One of the last great designers and illustrators of the golden age of British advertising, Anthony Gilbert's works continue to fascinate connoisseurs and collectors alike. Gilbert explored the possibilities of illustration through a variety of innovative techniques, demonstrated in this exhibition of more than 80 works from his studio, most of which have not been shown before.

Anthony Gilbert trained at Goldsmith's College in London, and in 1943, joined the London office of the now legendary firm of J. Walter Thompson, where he would work for the next twenty-five years. He contributed to some of the most high profile advertising campaigns of the post-war era, which included his designs for Rowntree's, Horlick's and Rose's Lime Juice, the most enduring of which was his rococo mantel clock for After Eight mints, which is now, still used by Nestle.

Throughout his years with J. Walter Thompson, Gilbert also painted his own work and took on several independent commissions. In 1948, he designed a poster for London Transport, to promote the capital's museums. and throughout the late 1940s into the 1950s, his lively, almost naive designs graced the covers and pages of several major magazines, including The Strand; Lilliput; Vogue; House and Garden; and Radio Times. He even successfully turned his talents to stained glass with a window design for St. Philip's Church in Hove, executed by Cox & Barnard.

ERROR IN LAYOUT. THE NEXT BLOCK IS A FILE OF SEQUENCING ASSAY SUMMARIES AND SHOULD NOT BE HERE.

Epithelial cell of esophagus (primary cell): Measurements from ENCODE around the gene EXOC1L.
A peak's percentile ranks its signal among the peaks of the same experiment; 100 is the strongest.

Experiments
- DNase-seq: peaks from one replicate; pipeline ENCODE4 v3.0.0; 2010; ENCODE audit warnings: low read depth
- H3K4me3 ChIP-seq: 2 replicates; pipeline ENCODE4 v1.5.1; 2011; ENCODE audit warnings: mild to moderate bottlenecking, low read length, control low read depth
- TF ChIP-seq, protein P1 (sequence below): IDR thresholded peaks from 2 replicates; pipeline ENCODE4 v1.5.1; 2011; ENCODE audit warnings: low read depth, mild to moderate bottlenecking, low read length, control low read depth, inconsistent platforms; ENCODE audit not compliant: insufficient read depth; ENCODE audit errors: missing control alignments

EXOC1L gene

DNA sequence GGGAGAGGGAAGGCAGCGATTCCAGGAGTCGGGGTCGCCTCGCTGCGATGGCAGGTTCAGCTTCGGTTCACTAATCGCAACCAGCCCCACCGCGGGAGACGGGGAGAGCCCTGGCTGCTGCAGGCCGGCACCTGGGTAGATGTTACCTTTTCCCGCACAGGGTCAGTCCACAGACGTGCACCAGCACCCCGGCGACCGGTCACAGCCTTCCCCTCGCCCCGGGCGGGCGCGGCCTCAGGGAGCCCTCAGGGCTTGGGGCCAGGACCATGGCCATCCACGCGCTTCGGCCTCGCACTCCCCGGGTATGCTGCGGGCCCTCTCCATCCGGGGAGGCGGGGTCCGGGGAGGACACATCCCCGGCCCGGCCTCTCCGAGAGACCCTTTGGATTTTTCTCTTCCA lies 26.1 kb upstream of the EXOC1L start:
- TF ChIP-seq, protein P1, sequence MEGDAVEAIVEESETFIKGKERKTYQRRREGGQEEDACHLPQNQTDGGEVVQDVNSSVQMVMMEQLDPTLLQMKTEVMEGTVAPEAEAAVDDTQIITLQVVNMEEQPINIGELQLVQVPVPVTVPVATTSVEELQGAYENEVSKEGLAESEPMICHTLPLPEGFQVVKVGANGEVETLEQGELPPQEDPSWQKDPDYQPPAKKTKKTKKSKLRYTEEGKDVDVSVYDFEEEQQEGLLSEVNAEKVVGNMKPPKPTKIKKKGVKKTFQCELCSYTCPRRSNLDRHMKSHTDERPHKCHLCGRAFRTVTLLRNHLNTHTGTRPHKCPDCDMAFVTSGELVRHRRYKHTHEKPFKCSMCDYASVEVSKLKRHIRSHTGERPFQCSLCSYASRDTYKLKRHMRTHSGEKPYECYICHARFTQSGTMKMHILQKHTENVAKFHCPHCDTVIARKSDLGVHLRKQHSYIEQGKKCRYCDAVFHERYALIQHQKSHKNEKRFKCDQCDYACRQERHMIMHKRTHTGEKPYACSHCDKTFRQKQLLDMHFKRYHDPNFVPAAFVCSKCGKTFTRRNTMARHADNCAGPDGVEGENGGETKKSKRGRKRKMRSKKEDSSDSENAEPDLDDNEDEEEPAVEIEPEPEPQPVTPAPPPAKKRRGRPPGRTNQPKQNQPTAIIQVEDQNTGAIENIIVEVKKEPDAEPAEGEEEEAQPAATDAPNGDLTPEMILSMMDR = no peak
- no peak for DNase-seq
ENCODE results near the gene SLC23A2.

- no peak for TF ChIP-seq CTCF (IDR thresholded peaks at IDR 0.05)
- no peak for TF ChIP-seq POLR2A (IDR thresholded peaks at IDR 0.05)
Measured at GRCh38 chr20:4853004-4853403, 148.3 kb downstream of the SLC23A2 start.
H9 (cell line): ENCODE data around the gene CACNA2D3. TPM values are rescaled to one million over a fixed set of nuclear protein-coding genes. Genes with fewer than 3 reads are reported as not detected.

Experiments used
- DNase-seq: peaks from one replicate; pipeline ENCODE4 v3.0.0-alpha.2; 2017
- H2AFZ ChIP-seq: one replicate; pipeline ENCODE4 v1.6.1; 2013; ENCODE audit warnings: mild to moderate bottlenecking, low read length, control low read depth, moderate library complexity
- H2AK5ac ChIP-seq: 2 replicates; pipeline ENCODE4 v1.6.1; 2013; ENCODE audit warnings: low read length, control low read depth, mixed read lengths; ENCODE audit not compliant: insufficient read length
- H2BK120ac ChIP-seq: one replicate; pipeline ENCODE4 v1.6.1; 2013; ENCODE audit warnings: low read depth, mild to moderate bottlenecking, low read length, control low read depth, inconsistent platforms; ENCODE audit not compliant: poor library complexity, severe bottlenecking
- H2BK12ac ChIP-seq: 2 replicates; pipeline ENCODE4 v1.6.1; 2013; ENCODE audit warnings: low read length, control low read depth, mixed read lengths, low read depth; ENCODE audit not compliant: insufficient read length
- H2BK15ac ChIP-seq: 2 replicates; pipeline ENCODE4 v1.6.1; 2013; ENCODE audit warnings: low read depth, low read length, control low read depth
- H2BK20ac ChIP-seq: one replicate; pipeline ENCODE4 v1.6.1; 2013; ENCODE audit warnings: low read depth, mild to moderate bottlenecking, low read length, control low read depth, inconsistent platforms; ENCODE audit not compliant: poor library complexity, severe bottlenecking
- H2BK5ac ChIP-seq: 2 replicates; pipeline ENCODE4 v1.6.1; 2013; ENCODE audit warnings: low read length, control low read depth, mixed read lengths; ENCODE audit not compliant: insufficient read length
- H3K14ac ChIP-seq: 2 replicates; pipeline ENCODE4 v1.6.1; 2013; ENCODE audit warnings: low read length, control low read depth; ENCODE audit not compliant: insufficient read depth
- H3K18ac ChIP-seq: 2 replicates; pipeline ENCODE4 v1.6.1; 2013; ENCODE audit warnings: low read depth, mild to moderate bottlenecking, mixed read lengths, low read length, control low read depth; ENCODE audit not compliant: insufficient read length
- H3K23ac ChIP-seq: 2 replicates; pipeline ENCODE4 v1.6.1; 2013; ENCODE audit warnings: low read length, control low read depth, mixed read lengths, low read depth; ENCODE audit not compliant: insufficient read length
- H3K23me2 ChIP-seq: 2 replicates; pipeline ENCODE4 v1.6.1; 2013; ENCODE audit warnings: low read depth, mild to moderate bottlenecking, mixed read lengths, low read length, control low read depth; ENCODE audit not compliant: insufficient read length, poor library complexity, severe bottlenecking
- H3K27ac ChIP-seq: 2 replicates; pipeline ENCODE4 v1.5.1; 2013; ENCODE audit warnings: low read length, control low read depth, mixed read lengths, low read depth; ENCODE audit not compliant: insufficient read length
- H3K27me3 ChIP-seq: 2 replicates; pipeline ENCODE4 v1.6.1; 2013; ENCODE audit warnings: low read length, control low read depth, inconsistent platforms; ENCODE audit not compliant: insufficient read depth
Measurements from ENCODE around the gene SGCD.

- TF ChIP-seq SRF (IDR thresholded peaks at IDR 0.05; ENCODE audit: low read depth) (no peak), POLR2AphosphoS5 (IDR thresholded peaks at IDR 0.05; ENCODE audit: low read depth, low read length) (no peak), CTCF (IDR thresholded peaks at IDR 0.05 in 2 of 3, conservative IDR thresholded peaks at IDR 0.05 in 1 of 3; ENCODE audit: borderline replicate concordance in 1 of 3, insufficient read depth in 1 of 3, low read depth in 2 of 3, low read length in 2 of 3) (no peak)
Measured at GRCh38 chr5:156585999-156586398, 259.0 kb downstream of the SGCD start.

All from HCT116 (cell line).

Always a modest and retiring man, after he left the world of advertising in 1969 Gilbert might have become a total recluse were it not for the enormous support of his wife, Ann. Stylish and elegant, Ann was less reticent and retiring than Gilbert, and as a couple, they complimented each other in every respect. Ann became not only Gilbert's lifelong model and muse (indeed, after they met, he rarely drew anyone else), but also his helpmeet. For example, when Gilbert had commissions for fashion illustrations, Anne would travel to London to pick up dresses from Vogue's various fashion editors; return to their home in Kent; model the designs for Gilbert to draw; and then return the clothes to the magazine along with his finished works. Gilbert's work reflects his elegant taste, encyclopedic knowledge of design, and rare ability to balance an almost dizzying variety of pattern with clear, often severe compositions and forms. And it is thanks to the support and devotion of his wife Ann that he was able to produce such a prolific and unique body of work, which remains as chic as it is timeless.

The Studio Estate of Anthony Gilbert is represented by Messum’s and the first exhibition of his work was held at their Cork Street Gallery in 1996.